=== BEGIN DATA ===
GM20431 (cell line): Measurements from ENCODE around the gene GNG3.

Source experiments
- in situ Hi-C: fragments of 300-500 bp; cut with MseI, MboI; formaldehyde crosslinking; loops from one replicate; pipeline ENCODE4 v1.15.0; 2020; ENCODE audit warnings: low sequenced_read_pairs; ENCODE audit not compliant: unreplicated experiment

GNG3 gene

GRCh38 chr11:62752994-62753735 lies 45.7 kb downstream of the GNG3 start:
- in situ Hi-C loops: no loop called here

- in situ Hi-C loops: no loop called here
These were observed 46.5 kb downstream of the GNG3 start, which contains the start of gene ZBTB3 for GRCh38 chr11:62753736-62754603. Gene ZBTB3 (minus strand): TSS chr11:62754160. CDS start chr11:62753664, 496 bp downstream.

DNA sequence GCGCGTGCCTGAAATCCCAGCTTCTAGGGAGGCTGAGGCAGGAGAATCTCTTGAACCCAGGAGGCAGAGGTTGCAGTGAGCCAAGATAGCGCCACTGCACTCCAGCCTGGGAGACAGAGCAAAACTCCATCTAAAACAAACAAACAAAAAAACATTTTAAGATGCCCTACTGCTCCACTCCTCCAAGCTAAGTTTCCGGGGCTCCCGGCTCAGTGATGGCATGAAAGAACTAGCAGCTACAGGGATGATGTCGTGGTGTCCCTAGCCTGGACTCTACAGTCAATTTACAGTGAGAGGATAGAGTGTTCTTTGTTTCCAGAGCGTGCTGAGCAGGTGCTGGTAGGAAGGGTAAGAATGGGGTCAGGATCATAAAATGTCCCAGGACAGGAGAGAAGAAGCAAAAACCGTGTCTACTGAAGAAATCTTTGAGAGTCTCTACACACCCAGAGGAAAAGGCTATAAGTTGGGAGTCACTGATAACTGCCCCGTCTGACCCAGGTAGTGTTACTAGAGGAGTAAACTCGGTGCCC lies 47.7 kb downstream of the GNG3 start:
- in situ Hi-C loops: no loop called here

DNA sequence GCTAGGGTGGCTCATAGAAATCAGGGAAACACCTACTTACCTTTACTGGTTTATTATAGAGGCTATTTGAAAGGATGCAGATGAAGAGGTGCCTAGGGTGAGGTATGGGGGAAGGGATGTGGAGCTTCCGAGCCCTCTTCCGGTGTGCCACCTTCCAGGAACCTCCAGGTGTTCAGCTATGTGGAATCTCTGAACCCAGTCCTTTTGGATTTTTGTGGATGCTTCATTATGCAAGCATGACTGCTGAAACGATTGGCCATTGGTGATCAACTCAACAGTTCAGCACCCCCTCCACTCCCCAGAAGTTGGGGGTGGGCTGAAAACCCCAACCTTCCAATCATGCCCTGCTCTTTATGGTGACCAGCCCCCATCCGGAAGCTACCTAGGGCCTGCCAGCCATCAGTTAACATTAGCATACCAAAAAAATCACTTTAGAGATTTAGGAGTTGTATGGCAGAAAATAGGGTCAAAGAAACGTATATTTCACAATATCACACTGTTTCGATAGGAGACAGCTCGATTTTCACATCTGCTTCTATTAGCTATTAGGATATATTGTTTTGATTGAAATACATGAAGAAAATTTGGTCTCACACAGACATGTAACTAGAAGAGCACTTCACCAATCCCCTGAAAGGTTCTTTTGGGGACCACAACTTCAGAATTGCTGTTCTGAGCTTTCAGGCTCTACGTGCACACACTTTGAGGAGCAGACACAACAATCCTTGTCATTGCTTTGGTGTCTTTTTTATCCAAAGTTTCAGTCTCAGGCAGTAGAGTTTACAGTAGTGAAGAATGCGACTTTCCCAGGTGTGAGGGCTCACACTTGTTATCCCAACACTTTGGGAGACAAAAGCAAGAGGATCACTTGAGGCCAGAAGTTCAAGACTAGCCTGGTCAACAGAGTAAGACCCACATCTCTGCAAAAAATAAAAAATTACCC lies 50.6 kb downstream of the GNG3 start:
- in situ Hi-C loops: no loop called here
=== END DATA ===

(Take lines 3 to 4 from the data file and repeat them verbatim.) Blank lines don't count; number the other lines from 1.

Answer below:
- in situ Hi-C: fragments of 300-500 bp; cut with MseI, MboI; formaldehyde crosslinking; loops from one replicate; pipeline ENCODE4 v1.15.0; 2020; ENCODE audit warnings: low sequenced_read_pairs; ENCODE audit not compliant: unreplicated experiment

GNG3 gene